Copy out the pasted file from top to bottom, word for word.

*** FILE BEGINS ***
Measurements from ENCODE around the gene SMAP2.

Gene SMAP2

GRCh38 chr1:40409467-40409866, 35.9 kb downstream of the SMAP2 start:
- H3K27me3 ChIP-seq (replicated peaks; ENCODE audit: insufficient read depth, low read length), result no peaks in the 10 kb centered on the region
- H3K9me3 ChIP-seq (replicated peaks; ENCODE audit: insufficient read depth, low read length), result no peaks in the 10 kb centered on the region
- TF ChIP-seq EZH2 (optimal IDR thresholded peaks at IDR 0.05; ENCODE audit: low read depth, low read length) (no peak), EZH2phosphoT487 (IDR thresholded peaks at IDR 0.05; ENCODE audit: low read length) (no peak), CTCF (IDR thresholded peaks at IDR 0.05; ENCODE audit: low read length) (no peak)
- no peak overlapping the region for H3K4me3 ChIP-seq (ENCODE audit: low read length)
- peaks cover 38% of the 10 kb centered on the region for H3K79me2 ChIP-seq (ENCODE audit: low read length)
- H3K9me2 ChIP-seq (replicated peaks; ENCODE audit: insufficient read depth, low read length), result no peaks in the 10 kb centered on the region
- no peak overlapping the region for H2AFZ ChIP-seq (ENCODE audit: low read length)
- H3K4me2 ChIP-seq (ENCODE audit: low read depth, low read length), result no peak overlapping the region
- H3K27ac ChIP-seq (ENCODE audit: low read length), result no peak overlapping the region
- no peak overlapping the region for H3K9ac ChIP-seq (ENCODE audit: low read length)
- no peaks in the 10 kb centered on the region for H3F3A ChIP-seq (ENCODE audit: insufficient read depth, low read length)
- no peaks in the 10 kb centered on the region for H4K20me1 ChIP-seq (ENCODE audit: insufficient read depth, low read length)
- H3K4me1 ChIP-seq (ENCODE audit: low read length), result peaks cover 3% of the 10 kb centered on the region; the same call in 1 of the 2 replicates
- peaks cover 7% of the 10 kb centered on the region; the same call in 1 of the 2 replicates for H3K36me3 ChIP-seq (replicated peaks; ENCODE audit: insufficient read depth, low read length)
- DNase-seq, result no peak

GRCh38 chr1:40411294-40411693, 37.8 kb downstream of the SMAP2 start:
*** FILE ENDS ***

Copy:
Measurements from ENCODE around the gene SMAP2.

Gene SMAP2

GRCh38 chr1:40409467-40409866, 35.9 kb downstream of the SMAP2 start:
- H3K27me3 ChIP-seq (replicated peaks; ENCODE audit: insufficient read depth, low read length), result no peaks in the 10 kb centered on the region
- H3K9me3 ChIP-seq (replicated peaks; ENCODE audit: insufficient read depth, low read length), result no peaks in the 10 kb centered on the region
- TF ChIP-seq EZH2 (optimal IDR thresholded peaks at IDR 0.05; ENCODE audit: low read depth, low read length) (no peak), EZH2phosphoT487 (IDR thresholded peaks at IDR 0.05; ENCODE audit: low read length) (no peak), CTCF (IDR thresholded peaks at IDR 0.05; ENCODE audit: low read length) (no peak)
- no peak overlapping the region for H3K4me3 ChIP-seq (ENCODE audit: low read length)
- peaks cover 38% of the 10 kb centered on the region for H3K79me2 ChIP-seq (ENCODE audit: low read length)
- H3K9me2 ChIP-seq (replicated peaks; ENCODE audit: insufficient read depth, low read length), result no peaks in the 10 kb centered on the region
- no peak overlapping the region for H2AFZ ChIP-seq (ENCODE audit: low read length)
- H3K4me2 ChIP-seq (ENCODE audit: low read depth, low read length), result no peak overlapping the region
- H3K27ac ChIP-seq (ENCODE audit: low read length), result no peak overlapping the region
- no peak overlapping the region for H3K9ac ChIP-seq (ENCODE audit: low read length)
- no peaks in the 10 kb centered on the region for H3F3A ChIP-seq (ENCODE audit: insufficient read depth, low read length)
- no peaks in the 10 kb centered on the region for H4K20me1 ChIP-seq (ENCODE audit: insufficient read depth, low read length)
- H3K4me1 ChIP-seq (ENCODE audit: low read length), result peaks cover 3% of the 10 kb centered on the region; the same call in 1 of the 2 replicates
- peaks cover 7% of the 10 kb centered on the region; the same call in 1 of the 2 replicates for H3K36me3 ChIP-seq (replicated peaks; ENCODE audit: insufficient read depth, low read length)
- DNase-seq, result no peak

GRCh38 chr1:40411294-40411693, 37.8 kb downstream of the SMAP2 start: